Publication: The Grand Rapids Press
Author: Jeff Kaczmarczyk
Nearly anything can happen on a bandstand and, eventually, everything does.
Saxophonist Branford Marsalis had just remarked that rehearsals are overrated for musicians in small combos.
Then, after pianist Joey Calderazzo started “The Last Goodbye” on Thursday evening in the Van Singel Fine Arts Center, Marsalis broke out laughing and stopped the tune after a few bars.
Calderazzo wrote the ballad in three-quarter time, and that’s the meter he began playing. But the Branford Marsalis Quartet had recorded it in four, Marsalis explained.
That mattered because drummer Don Edwardswas with the group for the first time, having only heard the recording.
So goes live jazz.
Three years ago, Branford Marsalis was St. Cecilia Music Center’s Great Artist. His quartet was back Thursday to play for an audience that filled three-quarters of the 800-seat Van Singel auditorium.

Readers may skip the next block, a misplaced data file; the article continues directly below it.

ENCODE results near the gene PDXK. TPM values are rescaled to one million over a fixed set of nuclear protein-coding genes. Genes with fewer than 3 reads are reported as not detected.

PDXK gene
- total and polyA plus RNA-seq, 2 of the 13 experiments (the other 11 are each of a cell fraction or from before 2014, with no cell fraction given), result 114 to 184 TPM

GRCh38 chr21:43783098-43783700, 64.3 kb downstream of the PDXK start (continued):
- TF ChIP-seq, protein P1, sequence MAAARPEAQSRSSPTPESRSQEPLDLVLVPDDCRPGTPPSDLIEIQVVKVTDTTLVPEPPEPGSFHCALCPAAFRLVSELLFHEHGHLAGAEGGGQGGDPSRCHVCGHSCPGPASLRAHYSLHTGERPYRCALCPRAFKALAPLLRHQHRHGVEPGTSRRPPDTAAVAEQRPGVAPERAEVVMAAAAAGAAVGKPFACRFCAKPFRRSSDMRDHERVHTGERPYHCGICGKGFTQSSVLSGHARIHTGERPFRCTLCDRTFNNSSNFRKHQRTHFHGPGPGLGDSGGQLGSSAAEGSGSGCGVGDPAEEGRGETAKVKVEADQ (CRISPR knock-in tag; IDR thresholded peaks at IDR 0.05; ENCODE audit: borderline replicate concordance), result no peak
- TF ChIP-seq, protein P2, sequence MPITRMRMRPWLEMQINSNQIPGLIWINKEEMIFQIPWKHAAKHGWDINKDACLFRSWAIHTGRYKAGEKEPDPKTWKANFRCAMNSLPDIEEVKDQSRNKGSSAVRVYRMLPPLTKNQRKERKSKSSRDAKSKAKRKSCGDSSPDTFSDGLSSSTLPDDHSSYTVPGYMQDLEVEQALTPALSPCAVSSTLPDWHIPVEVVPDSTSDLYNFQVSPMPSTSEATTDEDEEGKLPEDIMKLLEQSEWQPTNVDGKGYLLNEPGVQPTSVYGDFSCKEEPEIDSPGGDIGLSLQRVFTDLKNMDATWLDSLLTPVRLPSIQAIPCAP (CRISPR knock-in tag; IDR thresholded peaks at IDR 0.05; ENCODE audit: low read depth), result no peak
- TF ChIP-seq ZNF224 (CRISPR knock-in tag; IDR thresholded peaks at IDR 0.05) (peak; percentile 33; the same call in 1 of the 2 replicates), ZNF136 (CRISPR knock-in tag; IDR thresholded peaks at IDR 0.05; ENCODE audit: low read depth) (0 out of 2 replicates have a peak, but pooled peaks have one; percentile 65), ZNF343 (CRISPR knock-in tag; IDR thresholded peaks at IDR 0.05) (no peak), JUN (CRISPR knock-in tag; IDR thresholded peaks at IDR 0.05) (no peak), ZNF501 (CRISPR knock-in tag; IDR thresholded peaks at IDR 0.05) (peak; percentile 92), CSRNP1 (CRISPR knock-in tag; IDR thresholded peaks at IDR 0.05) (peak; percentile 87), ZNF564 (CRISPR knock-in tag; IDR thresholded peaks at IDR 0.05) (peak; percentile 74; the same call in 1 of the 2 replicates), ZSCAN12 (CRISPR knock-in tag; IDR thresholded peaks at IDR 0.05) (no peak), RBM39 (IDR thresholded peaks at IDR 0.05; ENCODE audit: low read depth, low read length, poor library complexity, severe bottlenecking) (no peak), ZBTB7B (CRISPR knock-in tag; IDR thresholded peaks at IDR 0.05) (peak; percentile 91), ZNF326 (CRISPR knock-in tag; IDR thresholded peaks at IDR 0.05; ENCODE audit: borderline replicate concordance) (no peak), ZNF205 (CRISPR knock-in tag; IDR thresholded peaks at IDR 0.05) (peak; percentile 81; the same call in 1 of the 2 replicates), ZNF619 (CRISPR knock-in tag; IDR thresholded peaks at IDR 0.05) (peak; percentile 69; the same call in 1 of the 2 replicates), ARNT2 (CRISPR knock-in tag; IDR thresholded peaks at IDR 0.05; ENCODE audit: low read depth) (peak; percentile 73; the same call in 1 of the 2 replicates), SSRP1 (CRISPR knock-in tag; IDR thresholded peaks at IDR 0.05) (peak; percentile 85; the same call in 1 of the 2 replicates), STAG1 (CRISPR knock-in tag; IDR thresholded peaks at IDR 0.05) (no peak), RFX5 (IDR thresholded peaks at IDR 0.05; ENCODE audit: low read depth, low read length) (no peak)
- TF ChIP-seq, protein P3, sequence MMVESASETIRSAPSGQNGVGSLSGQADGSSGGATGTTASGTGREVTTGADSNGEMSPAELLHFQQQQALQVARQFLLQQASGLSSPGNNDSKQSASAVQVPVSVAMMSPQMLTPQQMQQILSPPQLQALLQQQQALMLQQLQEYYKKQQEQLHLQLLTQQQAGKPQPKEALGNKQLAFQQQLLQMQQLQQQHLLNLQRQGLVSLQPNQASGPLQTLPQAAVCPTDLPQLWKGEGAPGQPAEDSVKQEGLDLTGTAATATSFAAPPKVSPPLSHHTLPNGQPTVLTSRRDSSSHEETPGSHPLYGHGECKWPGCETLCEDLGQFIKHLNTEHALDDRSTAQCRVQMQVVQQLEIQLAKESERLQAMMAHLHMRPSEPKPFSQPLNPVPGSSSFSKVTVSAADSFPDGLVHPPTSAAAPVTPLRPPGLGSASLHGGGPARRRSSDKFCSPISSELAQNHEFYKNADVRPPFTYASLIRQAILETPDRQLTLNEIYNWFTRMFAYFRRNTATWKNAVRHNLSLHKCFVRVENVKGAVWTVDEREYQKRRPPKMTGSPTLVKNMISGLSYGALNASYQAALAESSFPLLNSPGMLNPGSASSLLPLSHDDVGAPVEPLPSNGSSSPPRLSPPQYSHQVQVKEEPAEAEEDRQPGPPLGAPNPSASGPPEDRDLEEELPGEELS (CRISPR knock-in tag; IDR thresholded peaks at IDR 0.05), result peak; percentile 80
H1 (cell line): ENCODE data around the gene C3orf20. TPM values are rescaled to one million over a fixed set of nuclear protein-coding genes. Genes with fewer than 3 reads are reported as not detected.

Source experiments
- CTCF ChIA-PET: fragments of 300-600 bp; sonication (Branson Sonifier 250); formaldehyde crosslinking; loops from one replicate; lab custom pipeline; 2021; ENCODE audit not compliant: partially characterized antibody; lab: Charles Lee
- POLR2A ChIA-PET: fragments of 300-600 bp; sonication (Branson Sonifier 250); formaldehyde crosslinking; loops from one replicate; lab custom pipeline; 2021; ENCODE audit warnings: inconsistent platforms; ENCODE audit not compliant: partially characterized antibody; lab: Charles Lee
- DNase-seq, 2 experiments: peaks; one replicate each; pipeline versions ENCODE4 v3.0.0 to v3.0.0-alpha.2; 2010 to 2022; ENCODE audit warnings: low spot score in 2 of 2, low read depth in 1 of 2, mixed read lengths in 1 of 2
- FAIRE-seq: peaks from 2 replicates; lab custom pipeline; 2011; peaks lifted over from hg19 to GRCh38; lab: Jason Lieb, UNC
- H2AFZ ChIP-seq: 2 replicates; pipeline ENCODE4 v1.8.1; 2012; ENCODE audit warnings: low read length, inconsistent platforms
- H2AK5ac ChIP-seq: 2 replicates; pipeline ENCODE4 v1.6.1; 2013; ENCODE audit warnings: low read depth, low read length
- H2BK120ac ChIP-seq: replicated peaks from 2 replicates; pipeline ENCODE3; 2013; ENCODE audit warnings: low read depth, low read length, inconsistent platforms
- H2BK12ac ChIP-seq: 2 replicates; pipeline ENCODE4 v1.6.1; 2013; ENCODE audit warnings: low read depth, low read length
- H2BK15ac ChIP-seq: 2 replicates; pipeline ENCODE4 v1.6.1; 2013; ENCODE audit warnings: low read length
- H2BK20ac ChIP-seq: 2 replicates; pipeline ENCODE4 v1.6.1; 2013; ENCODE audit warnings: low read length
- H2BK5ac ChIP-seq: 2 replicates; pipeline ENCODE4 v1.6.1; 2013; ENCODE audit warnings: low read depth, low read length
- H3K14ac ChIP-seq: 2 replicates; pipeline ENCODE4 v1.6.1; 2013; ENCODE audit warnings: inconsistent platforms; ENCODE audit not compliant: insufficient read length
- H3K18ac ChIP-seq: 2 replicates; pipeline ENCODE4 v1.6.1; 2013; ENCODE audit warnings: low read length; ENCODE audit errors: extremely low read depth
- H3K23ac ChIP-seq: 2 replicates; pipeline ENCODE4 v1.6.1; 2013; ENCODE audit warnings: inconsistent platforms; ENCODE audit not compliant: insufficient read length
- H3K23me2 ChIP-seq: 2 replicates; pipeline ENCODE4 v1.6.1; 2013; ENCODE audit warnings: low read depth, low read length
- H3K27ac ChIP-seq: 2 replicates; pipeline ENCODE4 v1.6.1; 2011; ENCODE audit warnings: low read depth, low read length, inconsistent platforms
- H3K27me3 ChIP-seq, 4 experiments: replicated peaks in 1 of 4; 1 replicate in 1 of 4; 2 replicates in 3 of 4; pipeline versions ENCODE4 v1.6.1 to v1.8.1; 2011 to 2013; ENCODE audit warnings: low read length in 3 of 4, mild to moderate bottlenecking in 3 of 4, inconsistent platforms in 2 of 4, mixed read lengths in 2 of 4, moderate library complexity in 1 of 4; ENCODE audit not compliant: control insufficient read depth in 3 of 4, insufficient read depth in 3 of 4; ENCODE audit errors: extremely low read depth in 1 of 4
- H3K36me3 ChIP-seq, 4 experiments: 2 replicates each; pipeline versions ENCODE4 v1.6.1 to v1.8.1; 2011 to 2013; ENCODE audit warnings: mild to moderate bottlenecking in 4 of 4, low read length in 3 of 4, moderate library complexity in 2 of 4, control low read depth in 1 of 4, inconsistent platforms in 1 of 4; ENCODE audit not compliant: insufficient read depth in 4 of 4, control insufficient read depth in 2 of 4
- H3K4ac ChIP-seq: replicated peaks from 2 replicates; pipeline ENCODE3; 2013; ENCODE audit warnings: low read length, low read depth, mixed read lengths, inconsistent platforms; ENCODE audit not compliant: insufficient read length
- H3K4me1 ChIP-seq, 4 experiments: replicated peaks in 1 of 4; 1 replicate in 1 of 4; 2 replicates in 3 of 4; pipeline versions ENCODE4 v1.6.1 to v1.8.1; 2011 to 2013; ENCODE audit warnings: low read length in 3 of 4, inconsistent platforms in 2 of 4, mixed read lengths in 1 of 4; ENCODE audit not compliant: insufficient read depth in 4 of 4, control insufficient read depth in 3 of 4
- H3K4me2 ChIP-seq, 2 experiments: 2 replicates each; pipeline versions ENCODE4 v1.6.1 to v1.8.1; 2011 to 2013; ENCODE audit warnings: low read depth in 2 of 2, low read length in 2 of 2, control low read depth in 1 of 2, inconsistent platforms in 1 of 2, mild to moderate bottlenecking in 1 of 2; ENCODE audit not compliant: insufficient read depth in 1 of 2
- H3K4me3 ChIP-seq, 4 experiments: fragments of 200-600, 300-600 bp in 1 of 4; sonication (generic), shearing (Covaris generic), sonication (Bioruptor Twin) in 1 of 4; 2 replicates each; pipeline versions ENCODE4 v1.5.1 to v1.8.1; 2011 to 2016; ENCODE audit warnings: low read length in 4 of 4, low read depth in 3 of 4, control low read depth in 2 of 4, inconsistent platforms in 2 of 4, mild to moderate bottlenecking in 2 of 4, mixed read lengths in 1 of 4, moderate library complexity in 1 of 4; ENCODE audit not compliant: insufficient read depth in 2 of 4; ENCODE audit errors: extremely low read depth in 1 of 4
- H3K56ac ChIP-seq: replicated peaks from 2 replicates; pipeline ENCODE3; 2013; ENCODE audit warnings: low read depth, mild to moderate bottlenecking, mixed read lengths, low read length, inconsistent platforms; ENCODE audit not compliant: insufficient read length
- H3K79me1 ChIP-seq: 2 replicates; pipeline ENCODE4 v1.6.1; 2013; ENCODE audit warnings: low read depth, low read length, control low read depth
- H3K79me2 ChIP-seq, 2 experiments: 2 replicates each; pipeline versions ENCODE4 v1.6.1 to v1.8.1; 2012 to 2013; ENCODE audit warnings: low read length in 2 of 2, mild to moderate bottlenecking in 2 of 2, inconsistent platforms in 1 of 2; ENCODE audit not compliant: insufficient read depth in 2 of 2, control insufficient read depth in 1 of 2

Uptempo tunes and a surprising number of slow ballads were featured, including three tunes from “Metamorphosen,” released last month.
Marsalis, Calderazzo, bassist Eric Revis and regular drummer Jeff “Tain” Watts have been together for more than a decade, and all contribute original material.
Edwards behind the drum kit was a new factor, but he was steady Eddie for most of the night, just a little too busy on the ballad, “The Blossom of Parting.”
Revis offered an extended and savage solo. Calderazzo regularly played comic relief alongside Marsalis as the straight man, and Calderazzo played “In the Crease” with rhythmic, tactile fervor.
Watts, with a new album of his own, was there in spirit. The quartet opened with his bopping “Return of the Jitney Man.”
A swinging version of “Monk’s Dream” featured Marsalis playing clipped, pithy phrases.
After a steady diet of contemporary tunes, the encore was Fats Waller’s “Honeysuckle Rose.”
Trumpeter Antoine Drye, from New Orleans by way of New York; and tenor saxophonist Diego Rivera, a former student of Marsalis at Michigan State University, joined the act for the tune.
Marsalis let his hair down a bit, so to speak, whipping out more than a few jazz cliches.
Because anything can happen on the bandstand.